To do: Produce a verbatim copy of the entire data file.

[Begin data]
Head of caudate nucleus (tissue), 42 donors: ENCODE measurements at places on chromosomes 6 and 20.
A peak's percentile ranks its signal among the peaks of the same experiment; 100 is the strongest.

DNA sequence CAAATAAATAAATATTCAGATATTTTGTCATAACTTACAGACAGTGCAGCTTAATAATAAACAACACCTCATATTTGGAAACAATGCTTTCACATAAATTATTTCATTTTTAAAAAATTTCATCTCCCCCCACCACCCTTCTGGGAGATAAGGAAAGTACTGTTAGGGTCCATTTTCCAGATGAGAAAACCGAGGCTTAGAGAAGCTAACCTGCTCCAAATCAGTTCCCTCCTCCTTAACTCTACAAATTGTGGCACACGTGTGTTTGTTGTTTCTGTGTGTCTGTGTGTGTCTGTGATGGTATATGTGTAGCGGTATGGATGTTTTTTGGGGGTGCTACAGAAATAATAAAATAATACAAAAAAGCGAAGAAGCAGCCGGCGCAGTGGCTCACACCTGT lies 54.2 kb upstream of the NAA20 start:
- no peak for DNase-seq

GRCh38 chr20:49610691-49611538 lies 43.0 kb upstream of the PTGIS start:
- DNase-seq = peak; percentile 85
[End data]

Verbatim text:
Head of caudate nucleus (tissue), 42 donors: ENCODE measurements at places on chromosomes 6 and 20.
A peak's percentile ranks its signal among the peaks of the same experiment; 100 is the strongest.

DNA sequence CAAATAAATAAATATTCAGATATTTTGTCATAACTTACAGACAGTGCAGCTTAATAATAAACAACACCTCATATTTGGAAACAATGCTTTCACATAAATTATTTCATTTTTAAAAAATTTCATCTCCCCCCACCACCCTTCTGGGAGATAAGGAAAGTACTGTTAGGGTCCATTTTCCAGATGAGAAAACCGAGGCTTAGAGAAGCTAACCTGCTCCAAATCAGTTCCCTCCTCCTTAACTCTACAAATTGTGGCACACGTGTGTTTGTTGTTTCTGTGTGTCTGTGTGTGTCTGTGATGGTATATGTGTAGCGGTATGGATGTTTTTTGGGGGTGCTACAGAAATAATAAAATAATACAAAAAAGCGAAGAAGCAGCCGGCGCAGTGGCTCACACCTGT lies 54.2 kb upstream of the NAA20 start:
- no peak for DNase-seq

GRCh38 chr20:49610691-49611538 lies 43.0 kb upstream of the PTGIS start:
- DNase-seq = peak; percentile 85